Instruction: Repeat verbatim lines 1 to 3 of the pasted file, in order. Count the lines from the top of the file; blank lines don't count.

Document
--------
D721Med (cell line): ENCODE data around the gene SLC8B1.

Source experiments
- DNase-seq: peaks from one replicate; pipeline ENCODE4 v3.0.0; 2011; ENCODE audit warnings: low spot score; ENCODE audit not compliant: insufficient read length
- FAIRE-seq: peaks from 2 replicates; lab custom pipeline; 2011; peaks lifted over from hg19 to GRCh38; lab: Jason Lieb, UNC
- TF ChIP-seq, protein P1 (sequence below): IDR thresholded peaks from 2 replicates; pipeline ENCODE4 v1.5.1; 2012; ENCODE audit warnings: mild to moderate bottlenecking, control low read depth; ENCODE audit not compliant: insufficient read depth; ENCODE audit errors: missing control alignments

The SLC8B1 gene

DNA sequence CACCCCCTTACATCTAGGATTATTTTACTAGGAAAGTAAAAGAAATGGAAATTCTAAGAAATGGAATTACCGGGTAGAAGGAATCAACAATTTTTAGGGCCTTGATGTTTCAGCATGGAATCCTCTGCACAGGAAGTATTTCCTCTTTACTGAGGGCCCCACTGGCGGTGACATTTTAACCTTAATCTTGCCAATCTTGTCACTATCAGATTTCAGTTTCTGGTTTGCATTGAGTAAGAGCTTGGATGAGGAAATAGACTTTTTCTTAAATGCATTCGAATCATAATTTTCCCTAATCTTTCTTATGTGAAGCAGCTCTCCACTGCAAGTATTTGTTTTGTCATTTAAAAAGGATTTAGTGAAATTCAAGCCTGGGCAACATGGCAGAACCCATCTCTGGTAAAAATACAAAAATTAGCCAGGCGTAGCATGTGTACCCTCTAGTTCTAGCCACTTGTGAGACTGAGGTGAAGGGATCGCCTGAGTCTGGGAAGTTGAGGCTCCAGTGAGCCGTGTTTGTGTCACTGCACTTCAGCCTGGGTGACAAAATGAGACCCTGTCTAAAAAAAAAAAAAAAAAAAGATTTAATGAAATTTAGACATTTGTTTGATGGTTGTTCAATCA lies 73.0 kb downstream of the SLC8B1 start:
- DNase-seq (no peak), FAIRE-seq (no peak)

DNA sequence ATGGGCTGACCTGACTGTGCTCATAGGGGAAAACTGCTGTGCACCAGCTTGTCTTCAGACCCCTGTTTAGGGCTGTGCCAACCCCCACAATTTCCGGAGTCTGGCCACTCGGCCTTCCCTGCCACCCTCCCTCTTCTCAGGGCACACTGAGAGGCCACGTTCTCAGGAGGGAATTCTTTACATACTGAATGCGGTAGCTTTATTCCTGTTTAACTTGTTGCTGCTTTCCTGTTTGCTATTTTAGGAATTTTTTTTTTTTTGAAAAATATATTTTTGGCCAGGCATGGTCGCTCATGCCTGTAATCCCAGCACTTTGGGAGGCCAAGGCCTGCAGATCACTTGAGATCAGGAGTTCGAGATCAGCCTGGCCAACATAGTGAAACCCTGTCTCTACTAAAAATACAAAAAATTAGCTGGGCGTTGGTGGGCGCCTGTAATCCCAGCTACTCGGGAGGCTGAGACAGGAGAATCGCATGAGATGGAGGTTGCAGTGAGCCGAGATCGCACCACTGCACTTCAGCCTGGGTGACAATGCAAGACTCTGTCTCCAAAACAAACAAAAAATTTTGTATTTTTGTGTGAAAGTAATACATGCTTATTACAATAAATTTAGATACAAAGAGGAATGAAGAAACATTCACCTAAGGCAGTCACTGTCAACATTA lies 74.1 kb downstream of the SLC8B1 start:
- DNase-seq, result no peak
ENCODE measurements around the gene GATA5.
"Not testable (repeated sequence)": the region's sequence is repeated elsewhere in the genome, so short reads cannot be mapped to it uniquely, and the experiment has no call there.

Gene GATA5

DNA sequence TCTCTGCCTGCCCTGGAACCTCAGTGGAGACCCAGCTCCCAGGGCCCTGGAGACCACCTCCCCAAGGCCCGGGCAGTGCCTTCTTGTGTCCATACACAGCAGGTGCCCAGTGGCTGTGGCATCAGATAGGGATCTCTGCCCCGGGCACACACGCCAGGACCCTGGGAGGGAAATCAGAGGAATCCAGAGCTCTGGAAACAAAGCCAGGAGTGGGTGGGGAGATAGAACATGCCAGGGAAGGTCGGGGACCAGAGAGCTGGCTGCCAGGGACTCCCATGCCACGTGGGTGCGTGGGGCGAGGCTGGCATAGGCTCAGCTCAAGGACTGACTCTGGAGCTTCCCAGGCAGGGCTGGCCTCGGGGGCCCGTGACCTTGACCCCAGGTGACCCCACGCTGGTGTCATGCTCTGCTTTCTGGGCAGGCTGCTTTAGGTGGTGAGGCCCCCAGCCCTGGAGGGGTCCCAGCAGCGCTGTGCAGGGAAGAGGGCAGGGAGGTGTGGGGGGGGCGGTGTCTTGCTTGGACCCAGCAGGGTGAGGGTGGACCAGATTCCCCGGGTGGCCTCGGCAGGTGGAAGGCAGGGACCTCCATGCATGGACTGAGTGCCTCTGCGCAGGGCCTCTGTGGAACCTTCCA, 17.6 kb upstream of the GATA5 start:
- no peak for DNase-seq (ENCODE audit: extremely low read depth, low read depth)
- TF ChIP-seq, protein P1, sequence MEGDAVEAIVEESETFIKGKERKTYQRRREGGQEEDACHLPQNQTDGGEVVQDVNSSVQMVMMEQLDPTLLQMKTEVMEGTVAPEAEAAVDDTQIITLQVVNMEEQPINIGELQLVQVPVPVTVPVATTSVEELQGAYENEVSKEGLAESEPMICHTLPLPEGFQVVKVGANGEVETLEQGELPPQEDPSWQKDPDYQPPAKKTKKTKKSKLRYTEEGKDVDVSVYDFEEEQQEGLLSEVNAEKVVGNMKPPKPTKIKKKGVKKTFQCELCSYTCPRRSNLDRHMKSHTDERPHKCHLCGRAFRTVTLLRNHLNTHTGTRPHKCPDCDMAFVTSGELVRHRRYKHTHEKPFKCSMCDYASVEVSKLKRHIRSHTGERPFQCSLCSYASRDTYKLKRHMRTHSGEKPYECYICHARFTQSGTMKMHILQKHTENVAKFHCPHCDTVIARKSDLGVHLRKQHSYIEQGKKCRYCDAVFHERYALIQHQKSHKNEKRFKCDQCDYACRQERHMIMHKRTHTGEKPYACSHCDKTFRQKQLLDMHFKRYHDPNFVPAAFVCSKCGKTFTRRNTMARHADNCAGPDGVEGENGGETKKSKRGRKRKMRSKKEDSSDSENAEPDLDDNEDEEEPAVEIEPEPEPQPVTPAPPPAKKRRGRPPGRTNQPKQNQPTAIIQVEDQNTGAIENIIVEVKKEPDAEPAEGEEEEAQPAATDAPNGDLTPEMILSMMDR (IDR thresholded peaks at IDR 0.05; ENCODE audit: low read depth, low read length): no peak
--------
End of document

D721Med (cell line): ENCODE data around the gene SLC8B1.

Source experiments
- DNase-seq: peaks from one replicate; pipeline ENCODE4 v3.0.0; 2011; ENCODE audit warnings: low spot score; ENCODE audit not compliant: insufficient read length